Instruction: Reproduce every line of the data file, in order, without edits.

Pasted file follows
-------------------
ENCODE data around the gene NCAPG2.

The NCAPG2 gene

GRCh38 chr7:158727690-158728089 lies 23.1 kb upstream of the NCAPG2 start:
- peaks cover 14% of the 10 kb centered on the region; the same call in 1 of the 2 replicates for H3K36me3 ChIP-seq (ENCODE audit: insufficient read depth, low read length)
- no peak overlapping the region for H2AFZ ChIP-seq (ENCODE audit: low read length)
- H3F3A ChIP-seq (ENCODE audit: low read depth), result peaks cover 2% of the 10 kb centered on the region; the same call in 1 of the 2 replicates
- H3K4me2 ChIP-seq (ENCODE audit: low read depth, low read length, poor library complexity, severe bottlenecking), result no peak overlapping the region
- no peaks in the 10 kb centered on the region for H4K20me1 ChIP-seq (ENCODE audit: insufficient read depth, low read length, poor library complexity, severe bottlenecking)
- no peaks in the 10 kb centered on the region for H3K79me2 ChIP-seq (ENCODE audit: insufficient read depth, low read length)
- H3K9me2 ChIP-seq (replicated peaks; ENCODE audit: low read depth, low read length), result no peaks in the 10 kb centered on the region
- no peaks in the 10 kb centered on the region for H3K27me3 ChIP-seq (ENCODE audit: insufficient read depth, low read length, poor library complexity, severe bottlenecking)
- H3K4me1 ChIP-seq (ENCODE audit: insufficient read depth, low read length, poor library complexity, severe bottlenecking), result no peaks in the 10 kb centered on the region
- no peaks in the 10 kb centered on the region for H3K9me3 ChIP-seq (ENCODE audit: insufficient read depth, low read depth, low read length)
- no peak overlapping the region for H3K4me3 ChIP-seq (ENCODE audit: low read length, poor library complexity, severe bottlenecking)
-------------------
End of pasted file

ENCODE data around the gene NCAPG2.

The NCAPG2 gene

GRCh38 chr7:158727690-158728089 lies 23.1 kb upstream of the NCAPG2 start:
- peaks cover 14% of the 10 kb centered on the region; the same call in 1 of the 2 replicates for H3K36me3 ChIP-seq (ENCODE audit: insufficient read depth, low read length)
- no peak overlapping the region for H2AFZ ChIP-seq (ENCODE audit: low read length)
- H3F3A ChIP-seq (ENCODE audit: low read depth), result peaks cover 2% of the 10 kb centered on the region; the same call in 1 of the 2 replicates
- H3K4me2 ChIP-seq (ENCODE audit: low read depth, low read length, poor library complexity, severe bottlenecking), result no peak overlapping the region
- no peaks in the 10 kb centered on the region for H4K20me1 ChIP-seq (ENCODE audit: insufficient read depth, low read length, poor library complexity, severe bottlenecking)
- no peaks in the 10 kb centered on the region for H3K79me2 ChIP-seq (ENCODE audit: insufficient read depth, low read length)
- H3K9me2 ChIP-seq (replicated peaks; ENCODE audit: low read depth, low read length), result no peaks in the 10 kb centered on the region
- no peaks in the 10 kb centered on the region for H3K27me3 ChIP-seq (ENCODE audit: insufficient read depth, low read length, poor library complexity, severe bottlenecking)
- H3K4me1 ChIP-seq (ENCODE audit: insufficient read depth, low read length, poor library complexity, severe bottlenecking), result no peaks in the 10 kb centered on the region
- no peaks in the 10 kb centered on the region for H3K9me3 ChIP-seq (ENCODE audit: insufficient read depth, low read depth, low read length)
- no peak overlapping the region for H3K4me3 ChIP-seq (ENCODE audit: low read length, poor library complexity, severe bottlenecking)